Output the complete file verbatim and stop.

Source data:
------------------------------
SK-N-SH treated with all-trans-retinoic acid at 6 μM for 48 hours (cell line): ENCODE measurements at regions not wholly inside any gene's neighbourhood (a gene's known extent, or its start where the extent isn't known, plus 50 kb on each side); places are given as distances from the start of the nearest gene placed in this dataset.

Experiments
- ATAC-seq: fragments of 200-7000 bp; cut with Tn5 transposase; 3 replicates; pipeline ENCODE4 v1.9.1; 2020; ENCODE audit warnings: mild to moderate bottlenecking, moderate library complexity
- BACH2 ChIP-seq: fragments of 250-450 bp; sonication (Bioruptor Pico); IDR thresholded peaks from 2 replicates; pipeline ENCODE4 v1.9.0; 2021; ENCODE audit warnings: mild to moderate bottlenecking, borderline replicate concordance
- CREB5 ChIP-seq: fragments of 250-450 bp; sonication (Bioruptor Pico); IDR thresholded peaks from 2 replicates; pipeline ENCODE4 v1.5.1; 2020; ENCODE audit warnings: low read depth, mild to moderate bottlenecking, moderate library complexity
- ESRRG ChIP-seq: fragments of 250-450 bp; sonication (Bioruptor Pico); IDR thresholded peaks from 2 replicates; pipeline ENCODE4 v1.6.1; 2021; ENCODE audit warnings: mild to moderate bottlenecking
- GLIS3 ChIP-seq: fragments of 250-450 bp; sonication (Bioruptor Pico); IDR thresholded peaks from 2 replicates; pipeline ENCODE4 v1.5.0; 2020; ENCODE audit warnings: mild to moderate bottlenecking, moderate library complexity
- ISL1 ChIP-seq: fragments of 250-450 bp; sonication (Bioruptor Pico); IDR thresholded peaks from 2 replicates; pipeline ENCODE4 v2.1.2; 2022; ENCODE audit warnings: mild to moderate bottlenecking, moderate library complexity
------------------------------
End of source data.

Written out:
SK-N-SH treated with all-trans-retinoic acid at 6 μM for 48 hours (cell line): ENCODE measurements at regions not wholly inside any gene's neighbourhood (a gene's known extent, or its start where the extent isn't known, plus 50 kb on each side); places are given as distances from the start of the nearest gene placed in this dataset.

Experiments
- ATAC-seq: fragments of 200-7000 bp; cut with Tn5 transposase; 3 replicates; pipeline ENCODE4 v1.9.1; 2020; ENCODE audit warnings: mild to moderate bottlenecking, moderate library complexity
- BACH2 ChIP-seq: fragments of 250-450 bp; sonication (Bioruptor Pico); IDR thresholded peaks from 2 replicates; pipeline ENCODE4 v1.9.0; 2021; ENCODE audit warnings: mild to moderate bottlenecking, borderline replicate concordance
- CREB5 ChIP-seq: fragments of 250-450 bp; sonication (Bioruptor Pico); IDR thresholded peaks from 2 replicates; pipeline ENCODE4 v1.5.1; 2020; ENCODE audit warnings: low read depth, mild to moderate bottlenecking, moderate library complexity
- ESRRG ChIP-seq: fragments of 250-450 bp; sonication (Bioruptor Pico); IDR thresholded peaks from 2 replicates; pipeline ENCODE4 v1.6.1; 2021; ENCODE audit warnings: mild to moderate bottlenecking
- GLIS3 ChIP-seq: fragments of 250-450 bp; sonication (Bioruptor Pico); IDR thresholded peaks from 2 replicates; pipeline ENCODE4 v1.5.0; 2020; ENCODE audit warnings: mild to moderate bottlenecking, moderate library complexity
- ISL1 ChIP-seq: fragments of 250-450 bp; sonication (Bioruptor Pico); IDR thresholded peaks from 2 replicates; pipeline ENCODE4 v2.1.2; 2022; ENCODE audit warnings: mild to moderate bottlenecking, moderate library complexity